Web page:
The description, “You’re a religious fanatic!” was commonly hurled at me by certain family members in my youth. I preferred to believe I was a religious idealist! I strove to perceive everything through eyes of the Torah and the rabbis in the Talmud. It didn’t see it then, but in truth, they were right, and that idealism may have made me blind to certain obvious truths.
When Passover came around and we’d read “Shir HaShirim: Song of Songs”, the ultimate love song of the Bible, I immediately transitioned its allegory. It couldn’t be so bane as to just be a love song between a man and woman, rather it was a poem echoing the love and tempestuous relationship between God and the Jewish people.
The Artscroll translation of the book takes this path as well: Chapter 1
Clearly, the verb is “Kiss”, but they translate it as “Communicate your innermost wisdom to me…
Likewise in verse 4, they translate “Draw me after you…” as
Rabbi Michael Gold sees the song unfolding this way: A shepherd girl has dark skin tanned by the sun. Her brothers tried to keep her locked away. But then she is spotted by King Solomon’s retinue and taken into his harem. The young ladies tell her how lucky she is to be in the palace of the king. But she longs to be rescued by her lover, who will come skipping over the mountains to free her. She escapes from the palace to wander through the city where the watchmen see her and mock her. In their search, they both just miss each other, yet the shepherd girl and her lover never cease their longing for one another.
When I would try to learn and teach this book in my youth I was never successful. One verse didn’t connect to the other and one metaphor never lasted more than two lines. I grew quickly frustrated and gave up. It was the one book of the Bible that completely befuddled me.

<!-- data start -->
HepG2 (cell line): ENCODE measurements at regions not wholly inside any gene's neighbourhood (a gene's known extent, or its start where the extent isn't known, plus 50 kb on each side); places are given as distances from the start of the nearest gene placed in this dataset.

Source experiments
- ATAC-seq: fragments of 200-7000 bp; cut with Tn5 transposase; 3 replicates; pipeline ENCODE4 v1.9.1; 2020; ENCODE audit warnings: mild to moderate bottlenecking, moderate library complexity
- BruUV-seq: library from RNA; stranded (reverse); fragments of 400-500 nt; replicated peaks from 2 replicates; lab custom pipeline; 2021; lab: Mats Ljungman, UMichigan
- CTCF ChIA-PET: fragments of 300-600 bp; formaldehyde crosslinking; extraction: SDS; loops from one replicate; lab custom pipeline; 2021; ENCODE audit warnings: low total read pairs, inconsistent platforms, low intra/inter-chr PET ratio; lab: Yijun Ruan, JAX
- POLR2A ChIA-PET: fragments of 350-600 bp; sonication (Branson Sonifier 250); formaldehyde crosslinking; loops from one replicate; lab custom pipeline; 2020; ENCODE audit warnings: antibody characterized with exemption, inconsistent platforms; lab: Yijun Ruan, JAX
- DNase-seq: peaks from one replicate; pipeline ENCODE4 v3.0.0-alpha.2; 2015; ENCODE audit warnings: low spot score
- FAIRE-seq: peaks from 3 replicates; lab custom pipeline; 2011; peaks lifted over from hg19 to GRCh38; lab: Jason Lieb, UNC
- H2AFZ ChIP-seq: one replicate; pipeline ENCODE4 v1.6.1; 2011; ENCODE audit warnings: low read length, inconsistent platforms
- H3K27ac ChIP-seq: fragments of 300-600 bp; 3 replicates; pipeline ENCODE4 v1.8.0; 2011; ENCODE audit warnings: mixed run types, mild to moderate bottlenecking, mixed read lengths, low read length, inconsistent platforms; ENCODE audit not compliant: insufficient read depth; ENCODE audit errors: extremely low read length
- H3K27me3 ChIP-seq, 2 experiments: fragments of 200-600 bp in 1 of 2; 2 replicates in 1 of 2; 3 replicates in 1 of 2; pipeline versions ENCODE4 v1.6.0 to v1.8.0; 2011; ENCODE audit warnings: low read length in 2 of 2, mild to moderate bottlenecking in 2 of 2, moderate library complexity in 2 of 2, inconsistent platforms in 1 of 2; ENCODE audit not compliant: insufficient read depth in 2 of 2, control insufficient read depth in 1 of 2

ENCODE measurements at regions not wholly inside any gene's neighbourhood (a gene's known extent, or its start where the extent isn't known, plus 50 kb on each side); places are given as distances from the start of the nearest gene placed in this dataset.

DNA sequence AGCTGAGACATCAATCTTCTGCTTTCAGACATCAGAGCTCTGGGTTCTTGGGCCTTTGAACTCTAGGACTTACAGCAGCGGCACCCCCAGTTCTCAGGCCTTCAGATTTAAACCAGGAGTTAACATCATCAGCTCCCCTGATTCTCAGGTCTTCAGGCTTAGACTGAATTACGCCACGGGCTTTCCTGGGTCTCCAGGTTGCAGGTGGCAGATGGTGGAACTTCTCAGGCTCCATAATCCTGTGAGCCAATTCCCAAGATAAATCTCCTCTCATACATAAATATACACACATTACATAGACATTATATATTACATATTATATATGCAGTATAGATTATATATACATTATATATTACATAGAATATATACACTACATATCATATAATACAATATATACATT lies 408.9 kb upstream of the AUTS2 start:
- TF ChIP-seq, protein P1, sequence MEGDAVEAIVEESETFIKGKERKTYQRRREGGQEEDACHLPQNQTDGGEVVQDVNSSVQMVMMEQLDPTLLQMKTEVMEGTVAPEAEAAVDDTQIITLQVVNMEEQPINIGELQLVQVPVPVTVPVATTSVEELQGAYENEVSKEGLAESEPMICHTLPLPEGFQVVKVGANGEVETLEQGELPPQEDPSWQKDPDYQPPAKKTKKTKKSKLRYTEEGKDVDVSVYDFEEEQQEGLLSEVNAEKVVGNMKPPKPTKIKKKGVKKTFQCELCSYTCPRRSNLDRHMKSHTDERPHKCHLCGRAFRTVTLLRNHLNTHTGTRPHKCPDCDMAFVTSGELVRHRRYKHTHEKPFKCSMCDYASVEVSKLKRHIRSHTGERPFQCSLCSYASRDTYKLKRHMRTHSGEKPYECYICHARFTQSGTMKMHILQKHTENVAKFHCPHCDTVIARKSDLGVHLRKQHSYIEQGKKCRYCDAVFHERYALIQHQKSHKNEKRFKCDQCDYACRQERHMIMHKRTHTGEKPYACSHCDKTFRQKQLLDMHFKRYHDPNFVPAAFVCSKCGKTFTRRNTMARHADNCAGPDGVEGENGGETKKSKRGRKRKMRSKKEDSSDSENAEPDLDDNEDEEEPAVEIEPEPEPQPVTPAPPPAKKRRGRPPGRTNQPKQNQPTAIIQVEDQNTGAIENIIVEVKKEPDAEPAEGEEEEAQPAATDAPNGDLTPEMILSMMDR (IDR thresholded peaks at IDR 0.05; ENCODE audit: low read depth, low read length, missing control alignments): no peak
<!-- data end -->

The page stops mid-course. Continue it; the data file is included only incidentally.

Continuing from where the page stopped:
However, if we try to understand Shir HaShirim as the story of two inflamed lovers then it’s comprehensible. The young shepherd girl longs for her shepherd boy to rescue her, and the shepherd boy pines to be reunited with his love. The text can work, for poetry doesn’t have to conform to logic and serial progression.
There are in fact thousands of poems composed about springtime love.
Alfred Lord Tennyson wrote in his poem, Locksley Hall:
In the Spring a fuller crimson comes upon the robin’s breast;
In the Spring the wanton lapwing gets himself another crest;
In the Spring a livelier iris changes on the burnish’d dove;
In the Spring a young man’s fancy lightly turns to thoughts of love.
Ariel Miles writes in “Spring Love”:
It’s funny how
anything that has to do with spring
will always make me think of you
Simple things like
the color of the sky
& if you leave me I’d be blue.
In “The Promise of Spring: a Fibonacci” by Elaine George, the same idea is reiterated:
While you sleep
Lady dressed in white
And melt your cold heart made of ice
High into the sky
And fall as raindrops from God’s eyes
Where now you will grow
With me – in the bloom of a rose
In my youth, when I ignored the simple meaning of the text and rushed to the allegory, I missed out on the romantic message of this text.
Spring is a time to renew our love. Surely, it’s a time to renew our love of God as well, but God definitely wants us to love our spouses, significant others and family and friends as well.
The magical rebirth and renewal of Spring, with love in the air, is meant to have implications everywhere. Perhaps the reading of Shir HaShirim in the synagogue is meant to inspire us to look at our relationships through new lenses and fan those coals of love once more.